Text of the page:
The fourth-generation Audi A3 will arrive in Australia this year. Here’s everything we know.
Audi Europe has quietly released a full specification sheet for the fourth-generation A3. While Audi Australia is yet to confirm local details and specifications, this is our best look yet at engine and equipment for the new generation A3.
The outgoing A3 is the oldest car in the German brand’s current line-up, but the changes for this new model aren’t revolutionary. It requires a trained eye to spot the differences outside but, at 1820mm wide, this A3 has grown a fair bit – and it’s a bit longer than its predecessor at 4034mm. However, it’s no taller than the old car, and its wheelbase hasn’t changed.
Audi has tweaked the A3’s styling, so it now falls in line with the likes of the A1 supermini and Q3 crossover – but, the changes are fairly minimal. There’s a new hexagonal radiator grille, fresh LED headlamps and tail lights and a few more slashes and creases for the car’s flanks. The boot also has a wider opening than before, while maintaining the same 380-litre capacity.
Audi’s revisions for the A3’s interior are easier to spot. In the middle of the dash is a new 10.1-inch infotainment screen, which is angled towards the driver and is standard across the entire range. It sits above a new climate control panel and rotary volume control with a touch-sensitive click-wheel, which is operated like an old iPod.
There’s also a new leather-trimmed multifunction steering wheel, behind which sits Audi’s 10.25-inch digital instrument binnacle – although an improved 12.3-inch unit is available as an optional extra. The new A3 can also receive external data from municipal services and road infrastructure, to provide real-time information on parking availability and traffic flow.
Standard equipment for the entry-level A3 includes 16-inch alloy wheels, electrically adjustable and heated door mirrors, rear parking sensors, cruise control and lane keeping assist. Inside, there’s air conditioning, an auto-dimming rear-view mirror and Audi’s improved infotainment system, which offers support for Apple CarPlay and Android Auto.
Audi’s mid-range A3 Sport builds on the base-model’s spec with 17-inch alloy wheels and mildly tweaked styling with aluminium window surrounds, a revised radiator grille and a new front splitter. Inside, buyers get leather upholstery, dual zone climate control, aluminium treadplates and some aluminium trim for the dashboard.
The Audi A3 S brings upgrades over the Sport, such as 18-inch alloys, privacy glass, scrolling indicators, S-badged sports seats and a new sports suspension system, which is set 15mm lower than the standard car’s. There’s also a more aggressive styling package with a deeper front splitter, lower side skirts and a larger tailgate spoiler.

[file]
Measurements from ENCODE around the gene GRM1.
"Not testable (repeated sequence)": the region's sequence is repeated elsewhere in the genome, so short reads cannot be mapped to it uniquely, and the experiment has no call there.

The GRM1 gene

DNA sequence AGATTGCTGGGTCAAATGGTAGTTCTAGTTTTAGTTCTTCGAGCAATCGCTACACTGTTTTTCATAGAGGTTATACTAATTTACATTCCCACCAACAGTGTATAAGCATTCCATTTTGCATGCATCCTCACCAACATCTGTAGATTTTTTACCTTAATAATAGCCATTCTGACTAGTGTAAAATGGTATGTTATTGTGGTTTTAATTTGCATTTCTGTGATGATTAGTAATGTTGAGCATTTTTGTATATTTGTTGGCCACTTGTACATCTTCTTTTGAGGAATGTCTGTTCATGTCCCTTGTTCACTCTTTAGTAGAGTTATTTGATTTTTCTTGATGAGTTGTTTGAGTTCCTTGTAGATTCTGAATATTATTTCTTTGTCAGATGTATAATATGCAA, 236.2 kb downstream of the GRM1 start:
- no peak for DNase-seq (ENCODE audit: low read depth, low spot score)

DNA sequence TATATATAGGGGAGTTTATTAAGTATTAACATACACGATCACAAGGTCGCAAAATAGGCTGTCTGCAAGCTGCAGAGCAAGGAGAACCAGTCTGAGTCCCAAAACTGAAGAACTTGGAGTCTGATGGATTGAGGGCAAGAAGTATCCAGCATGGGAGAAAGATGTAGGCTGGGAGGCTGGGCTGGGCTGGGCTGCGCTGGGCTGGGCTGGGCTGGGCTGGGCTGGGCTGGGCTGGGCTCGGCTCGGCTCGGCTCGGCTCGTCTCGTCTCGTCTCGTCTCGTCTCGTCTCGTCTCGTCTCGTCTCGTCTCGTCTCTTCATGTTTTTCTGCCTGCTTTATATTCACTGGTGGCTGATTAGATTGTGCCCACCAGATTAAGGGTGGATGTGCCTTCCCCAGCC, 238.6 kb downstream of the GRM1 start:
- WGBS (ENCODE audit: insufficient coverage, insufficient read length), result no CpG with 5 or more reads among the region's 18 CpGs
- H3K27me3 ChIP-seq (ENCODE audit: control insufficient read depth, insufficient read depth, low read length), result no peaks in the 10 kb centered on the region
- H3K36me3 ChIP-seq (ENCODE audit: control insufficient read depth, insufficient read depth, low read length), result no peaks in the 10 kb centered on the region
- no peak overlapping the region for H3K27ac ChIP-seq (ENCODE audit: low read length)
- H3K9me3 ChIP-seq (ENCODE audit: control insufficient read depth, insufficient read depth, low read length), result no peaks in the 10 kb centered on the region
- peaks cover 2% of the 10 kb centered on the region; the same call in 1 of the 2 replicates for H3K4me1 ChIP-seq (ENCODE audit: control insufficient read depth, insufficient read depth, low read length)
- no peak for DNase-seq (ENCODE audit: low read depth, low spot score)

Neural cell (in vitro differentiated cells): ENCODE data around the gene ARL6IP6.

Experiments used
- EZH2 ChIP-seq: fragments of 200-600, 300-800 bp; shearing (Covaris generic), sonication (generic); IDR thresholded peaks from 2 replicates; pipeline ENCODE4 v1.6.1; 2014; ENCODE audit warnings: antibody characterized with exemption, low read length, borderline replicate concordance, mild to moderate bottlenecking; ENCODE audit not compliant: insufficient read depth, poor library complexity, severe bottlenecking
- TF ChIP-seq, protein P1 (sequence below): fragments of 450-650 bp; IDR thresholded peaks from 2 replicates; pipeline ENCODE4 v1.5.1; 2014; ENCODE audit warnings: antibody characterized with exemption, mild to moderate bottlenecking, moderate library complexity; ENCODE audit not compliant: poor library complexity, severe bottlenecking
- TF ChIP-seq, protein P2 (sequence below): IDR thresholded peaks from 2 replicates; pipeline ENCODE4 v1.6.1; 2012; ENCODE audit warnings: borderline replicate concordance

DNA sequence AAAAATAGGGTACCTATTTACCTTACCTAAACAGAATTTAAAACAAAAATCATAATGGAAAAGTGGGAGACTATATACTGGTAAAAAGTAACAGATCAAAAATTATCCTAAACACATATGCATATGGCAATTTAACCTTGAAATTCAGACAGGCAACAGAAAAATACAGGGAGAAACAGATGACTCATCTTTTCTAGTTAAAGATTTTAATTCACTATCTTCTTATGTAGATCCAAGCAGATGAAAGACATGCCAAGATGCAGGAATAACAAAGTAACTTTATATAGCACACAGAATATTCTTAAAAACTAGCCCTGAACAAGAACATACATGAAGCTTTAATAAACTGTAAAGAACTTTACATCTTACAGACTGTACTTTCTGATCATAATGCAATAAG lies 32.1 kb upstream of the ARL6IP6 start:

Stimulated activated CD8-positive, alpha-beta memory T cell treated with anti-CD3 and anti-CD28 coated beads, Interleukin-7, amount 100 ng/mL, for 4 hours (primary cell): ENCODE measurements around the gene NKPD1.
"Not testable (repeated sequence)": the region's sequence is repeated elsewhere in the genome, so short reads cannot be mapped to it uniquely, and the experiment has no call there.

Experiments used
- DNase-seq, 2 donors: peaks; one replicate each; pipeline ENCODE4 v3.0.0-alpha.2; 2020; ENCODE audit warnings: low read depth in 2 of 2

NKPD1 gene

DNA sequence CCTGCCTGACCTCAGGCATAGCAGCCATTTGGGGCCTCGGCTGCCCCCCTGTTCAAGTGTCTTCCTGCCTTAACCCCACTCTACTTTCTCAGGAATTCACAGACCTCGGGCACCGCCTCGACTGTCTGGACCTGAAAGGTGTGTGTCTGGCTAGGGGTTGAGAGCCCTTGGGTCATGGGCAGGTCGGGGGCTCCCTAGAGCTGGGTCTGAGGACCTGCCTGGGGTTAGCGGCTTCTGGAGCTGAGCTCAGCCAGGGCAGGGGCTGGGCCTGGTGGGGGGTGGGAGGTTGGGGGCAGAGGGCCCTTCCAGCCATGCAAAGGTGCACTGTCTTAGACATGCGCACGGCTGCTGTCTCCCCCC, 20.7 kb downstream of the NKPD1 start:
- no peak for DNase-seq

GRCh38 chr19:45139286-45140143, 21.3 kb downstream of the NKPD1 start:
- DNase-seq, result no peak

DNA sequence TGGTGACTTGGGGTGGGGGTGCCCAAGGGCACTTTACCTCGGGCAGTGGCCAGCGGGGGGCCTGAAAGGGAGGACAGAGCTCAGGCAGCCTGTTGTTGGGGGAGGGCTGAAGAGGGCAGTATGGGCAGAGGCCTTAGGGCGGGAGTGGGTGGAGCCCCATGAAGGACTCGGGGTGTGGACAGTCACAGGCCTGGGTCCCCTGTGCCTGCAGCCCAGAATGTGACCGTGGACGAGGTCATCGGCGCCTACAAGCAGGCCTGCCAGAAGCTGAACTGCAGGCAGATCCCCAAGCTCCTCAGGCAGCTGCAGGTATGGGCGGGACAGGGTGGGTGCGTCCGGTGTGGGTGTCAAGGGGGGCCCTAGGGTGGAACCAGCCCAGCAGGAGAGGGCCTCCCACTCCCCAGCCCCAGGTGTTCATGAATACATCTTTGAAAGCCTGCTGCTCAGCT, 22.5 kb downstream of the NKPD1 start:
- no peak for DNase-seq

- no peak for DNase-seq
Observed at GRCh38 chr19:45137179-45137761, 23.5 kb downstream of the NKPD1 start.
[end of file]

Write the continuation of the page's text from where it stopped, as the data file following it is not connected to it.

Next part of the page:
Audi has also released a highly-specced “Edition 1” model to mark the A3’s launch. It features 19-inch alloy wheels, Matrix LED headlights and a black finish for the car’s grille, window and bumper trims, and door mirrors. Inside, there’s Alcantara upholstery, heated front seats and a 30-colour interior ambient lighting system.
The range-topping, comfort-focussed A3 flagship ariant adds even more over the Edition 1 model, including a panoramic glass sunroof, a power-operated tailgate, improved Nappa leather upholstery and a 15-speaker Bang & Olufsen stereo. There’s also a host of extra driver assistance technology such as parking assist, a 360-degree camera, adaptive cruise control and a traffic sign recognition system.
New 2020 Audi A3: engines and drivetrains
The new model sits on a revised version of the old car’s MQB platform, so driver-assistance and safety tech are updated to include a new adaptive-cruise system with steering assist at speeds up to 210km/h. However, the engine line-up remains familiar, though a new 48-volt-assisted mild-hybrid powertrain features.
The entry level engine is an 80kW turbocharged 1.0-litre three-cylinder petrol unit, badged 30 TFSI. The Volkswagen Group’s turbocharged 1.5-litre four-cylinder petrol engine will also be available, with an output of 110kW and 250Nm of torque, which Audi says will offer a 0–100km/h of 8.4 seconds and a top speed of 223km/h.
Eventually, Audi will launch a 48-volt mild-hybrid version of the latter petrol unit. No precise fuel economy figures have been released, but Audi claims this system saves around 0.65 litres of petrol for every 100 kilometres driven, while also reducing CO2 emissions.
The A3 diesel line-up will be based on the Volkswagen Group’s equally familiar EA288 turbocharged 2.0-litre four-cylinder unit. Buyers will be offered a choice of two outputs – the entry-level model produces 85kW and 300Nm of torque, while the flagship variant has 110kW and 360Nm of torque.
Further variants are planned, including some with quattro all-wheel drive, while Audi is also promising two plug-in hybrid versions will follow. Specifications for these new cars are yet to be confirmed – but the A3 will almost certainly mirror the Volkswagen Golf’s strategy with a hot 180kW 1.4-litre plug-in option sitting above a cheaper, less powerful version.
Hot S3 and RS 3 models are also in the pipeline. We’ve driven the former and spied the latter – and both are being prepped for their imminent launch. The S3 will be powered by the same 2.0-litre four-cylinder petrol engine as the previous model, with an expected output of around 223kW and 400Nm of torque.
The RS 3 will feature the same turbocharged 2.5-litre five-cylinder petrol engine as the latest Audi RS Q3. However, it’s output will increase to around 310kW and 500Nm (over the engine’s standard output of 295kW and 480Nm), in an effort to keep the RS 3 competitive with the 310kW Mercedes-AMG A 45 S.